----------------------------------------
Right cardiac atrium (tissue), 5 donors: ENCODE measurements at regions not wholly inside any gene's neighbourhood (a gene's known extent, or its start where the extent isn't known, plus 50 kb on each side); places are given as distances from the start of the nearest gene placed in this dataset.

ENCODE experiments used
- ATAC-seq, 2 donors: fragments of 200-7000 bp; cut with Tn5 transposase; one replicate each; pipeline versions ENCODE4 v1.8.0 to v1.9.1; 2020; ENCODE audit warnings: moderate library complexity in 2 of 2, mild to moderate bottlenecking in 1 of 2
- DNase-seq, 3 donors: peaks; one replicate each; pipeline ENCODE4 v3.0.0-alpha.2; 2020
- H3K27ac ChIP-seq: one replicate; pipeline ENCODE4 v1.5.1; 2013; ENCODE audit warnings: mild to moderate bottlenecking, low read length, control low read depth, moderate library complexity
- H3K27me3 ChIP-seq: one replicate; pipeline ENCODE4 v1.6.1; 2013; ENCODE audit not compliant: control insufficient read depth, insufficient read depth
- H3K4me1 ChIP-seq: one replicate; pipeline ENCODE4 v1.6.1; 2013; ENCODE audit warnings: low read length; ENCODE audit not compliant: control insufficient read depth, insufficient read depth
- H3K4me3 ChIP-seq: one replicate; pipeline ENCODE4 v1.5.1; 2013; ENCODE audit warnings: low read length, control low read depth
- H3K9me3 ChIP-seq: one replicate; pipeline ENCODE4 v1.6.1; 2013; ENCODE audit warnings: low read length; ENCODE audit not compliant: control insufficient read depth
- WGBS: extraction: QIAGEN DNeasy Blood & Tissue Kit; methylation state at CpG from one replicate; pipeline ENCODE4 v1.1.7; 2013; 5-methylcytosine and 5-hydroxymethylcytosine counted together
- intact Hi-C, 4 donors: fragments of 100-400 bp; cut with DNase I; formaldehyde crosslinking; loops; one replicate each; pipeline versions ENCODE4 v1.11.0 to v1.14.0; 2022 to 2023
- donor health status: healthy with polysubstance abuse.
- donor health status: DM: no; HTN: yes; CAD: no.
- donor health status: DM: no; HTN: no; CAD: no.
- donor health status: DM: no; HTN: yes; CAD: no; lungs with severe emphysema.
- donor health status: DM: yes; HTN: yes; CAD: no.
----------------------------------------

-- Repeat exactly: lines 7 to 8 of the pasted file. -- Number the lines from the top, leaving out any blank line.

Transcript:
- H3K4me1 ChIP-seq: one replicate; pipeline ENCODE4 v1.6.1; 2013; ENCODE audit warnings: low read length; ENCODE audit not compliant: control insufficient read depth, insufficient read depth
- H3K4me3 ChIP-seq: one replicate; pipeline ENCODE4 v1.5.1; 2013; ENCODE audit warnings: low read length, control low read depth